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Navarre v. American Bakeries Company

Court of Civil Appeals of Texas, Houston, Fourteenth District
Nov 27, 1968
434 S.W.2d 218 (Tex. Civ. App. 1968)


No. 157.

October 30, 1968. Rehearing Denied November 27, 1968.

Appeal from the Harris County District Court, John Snell, Jr., J.

Gordon J. Kroll, Eddington, Kroll, Friloux Smith, Hellmut A. Erwing, Houston, for appellant.

Jonathan Day, Tom Alexander, Butler, Binion, Rice, Cook Knapp, Houston, for appellee.

This action arose out of a rear-end automobile collision at a traffic-controlled intersection in the City of Houston on October 7, 1964. At the time of the accident plaintiff, Lelia Navarre, operating her 1959 two-door white Pontiac, and the American Bakeries Company delivery truck, a 1958 Ford panel truck, were both headed in a northerly direction on South Park Boulevard at the intersection of South Park and Holmes Road. The wide intersection is controlled by a traffic signal light. The collision occurred in the morning around 8:10 a.m. It was a clear day and the streets were dry. Defendant's truck was being operated at the time by Jerrell Mack Powell, who was an employee of American Bakeries Company, and who was within the scope of his employment at all times material to this suit. Plaintiff's vehicle was the lead car, and she was struck from the rear by defendant's truck.

In response to special issues submitted, the jury found that the truck driver failed to keep a proper lookout which proximately caused the accident; that the truck was not following the Pontiac more closely than a person of ordinary prudence in the exercise of ordinary care would have followed under the same or similar circumstances; that the truck was not being operated at an excessive rate of speed; that the defendant truck driver did not fail to make a proper application of his brakes at the time; that plaintiff, Mrs. Navarre, did not stop her vehicle more suddenly than a person of ordinary prudence in the exercise of ordinary care under the circumstances would have stopped it; that Mrs. Navarre failed to give an appropriate signal to the driver of the vehicle immediately to her rear, of her intention to decrease her speed or stop and that such failure was a proximate cause of the accident. The jury found Mrs. Navarre's damages to be $5,333.72.

The jury having found contributory negligence on the part of Mrs. Navarre proximately causing the accident, the trial court rendered a take-nothing judgment on behalf of the defendants, Jarrell Mack Powell and American Bakeries Company, and it is from this judgment that Lelia Navarre has perfected her appeal.

Appellant contends that the jury's answers to special issues 11 and 12 dealing with Mrs. Navarre's failure to give an appropriate signal and proximate cause are each against the great weight and overwhelming proponderance of the evidence, and she further contends that the damages awarded were inadequate.

The material facts leading up to the collision are in serious dispute by the parties. At this point South Park is a level, paved roadway which has three lanes proceeding north, one of which is a special turnout lane for vehicles executing a left turn off of South Park on the Holmes Road. The parties" vehicles were both in the far right lane next to the curb headed north on South Park. The intersection in issue is a "T" intersection in that Holmes deadends at South Park. Thus, at the time of the accident, traffic proceeding east on Holmes toward South Park had to turn either left or right on to South Park. The light was functioning normally and properly. Upon his arrival at the scene of the accident, Officer Dulaney determined the position of the cars and knew that the cars had not been moved. The officer measured from the front of the truck to the back of appellant's car and found that the distance was 10 feet. He also measured the distance of appellant's vehicle up to the light and found that it was six feet. He did not recall any debris at the scene of the wreck. He found no skid marks from either vehicle involved in the collision. He did not remember asking appellant whether she stopped short of the intersection or whether she stopped after she got into the intersection. He did not remember asking appellant to step on her brakes to see if her brake lights came on, but the truck driver, Powell, testified that the officer did test the brake lights, and appellant's lights were not working. According to statements taken by the officer appellant maintained that she stopped at the red light where she was supposed to stop, and the truck hit her from the rear. The truck driver stated, "I was going north on South Park and saw a car in front of me had the caution light, and pushed a book back up on the dash, and when I looked up, she had stopped and I hit her." The truck driver stated that his speed was approximately 25 miles per hour at the time.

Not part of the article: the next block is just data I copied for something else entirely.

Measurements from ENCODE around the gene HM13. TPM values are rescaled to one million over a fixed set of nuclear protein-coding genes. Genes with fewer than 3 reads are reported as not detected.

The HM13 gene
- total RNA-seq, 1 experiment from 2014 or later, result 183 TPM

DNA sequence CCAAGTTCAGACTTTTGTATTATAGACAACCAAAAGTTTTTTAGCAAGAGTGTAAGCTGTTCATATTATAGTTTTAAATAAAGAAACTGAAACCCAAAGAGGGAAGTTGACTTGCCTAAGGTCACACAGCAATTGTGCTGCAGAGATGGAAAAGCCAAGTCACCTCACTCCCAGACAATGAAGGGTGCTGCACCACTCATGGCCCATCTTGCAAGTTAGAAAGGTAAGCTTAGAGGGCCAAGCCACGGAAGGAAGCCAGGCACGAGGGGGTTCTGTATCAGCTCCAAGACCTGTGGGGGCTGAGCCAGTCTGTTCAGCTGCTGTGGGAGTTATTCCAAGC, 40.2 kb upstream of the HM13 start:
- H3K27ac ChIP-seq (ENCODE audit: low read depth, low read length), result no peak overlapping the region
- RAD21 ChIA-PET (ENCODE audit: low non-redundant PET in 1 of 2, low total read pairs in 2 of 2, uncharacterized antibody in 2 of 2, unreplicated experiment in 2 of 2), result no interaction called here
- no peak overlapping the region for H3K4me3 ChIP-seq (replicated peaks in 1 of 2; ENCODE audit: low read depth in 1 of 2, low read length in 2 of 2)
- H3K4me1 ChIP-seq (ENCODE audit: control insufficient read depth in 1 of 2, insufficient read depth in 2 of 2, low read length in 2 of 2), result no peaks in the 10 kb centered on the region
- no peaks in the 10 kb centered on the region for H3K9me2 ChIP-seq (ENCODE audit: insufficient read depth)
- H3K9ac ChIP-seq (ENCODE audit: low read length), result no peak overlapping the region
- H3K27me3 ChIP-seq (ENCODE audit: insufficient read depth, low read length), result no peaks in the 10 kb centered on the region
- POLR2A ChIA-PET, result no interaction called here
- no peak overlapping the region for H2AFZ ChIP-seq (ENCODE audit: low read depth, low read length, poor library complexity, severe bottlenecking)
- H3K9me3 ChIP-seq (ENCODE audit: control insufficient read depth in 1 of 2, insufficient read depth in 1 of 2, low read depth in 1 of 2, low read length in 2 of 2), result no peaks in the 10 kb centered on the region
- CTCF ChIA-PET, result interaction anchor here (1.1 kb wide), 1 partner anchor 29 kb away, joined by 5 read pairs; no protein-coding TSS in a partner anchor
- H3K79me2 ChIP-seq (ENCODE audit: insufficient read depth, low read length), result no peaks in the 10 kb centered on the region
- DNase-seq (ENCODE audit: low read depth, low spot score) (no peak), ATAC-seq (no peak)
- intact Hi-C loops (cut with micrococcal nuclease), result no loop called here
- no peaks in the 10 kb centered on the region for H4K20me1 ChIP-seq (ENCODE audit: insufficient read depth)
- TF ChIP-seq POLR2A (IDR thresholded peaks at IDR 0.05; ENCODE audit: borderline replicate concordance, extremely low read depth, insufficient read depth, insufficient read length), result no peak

The appellant, Mrs. Lelia Navarre, testified that as she was headed down South Park the light at the intersection turned to caution. When the light turned yellow, she was about five or six car lengths from the intersection. At the time she put her hand out, took her foot off the accelerator and slowly pressed on the brakes, coming to a slow stop on red. At the time of the collision she stated that she was stopped still on the red light where she was required to stop. When Powell struck her car the impact knocked her car forward. Her brake lights were functioning properly before the accident, and as a result of getting hit, the trunk of appellant's car was bent, the chrome was bent, the right side of her car in the rear was damaged, and the right rear tail light was knocked out. After the collision, the truck driver told her, "I am sorry. My book fell off the dash in the floor, and I stooped to pick it up. The next thing I knew, I hit you."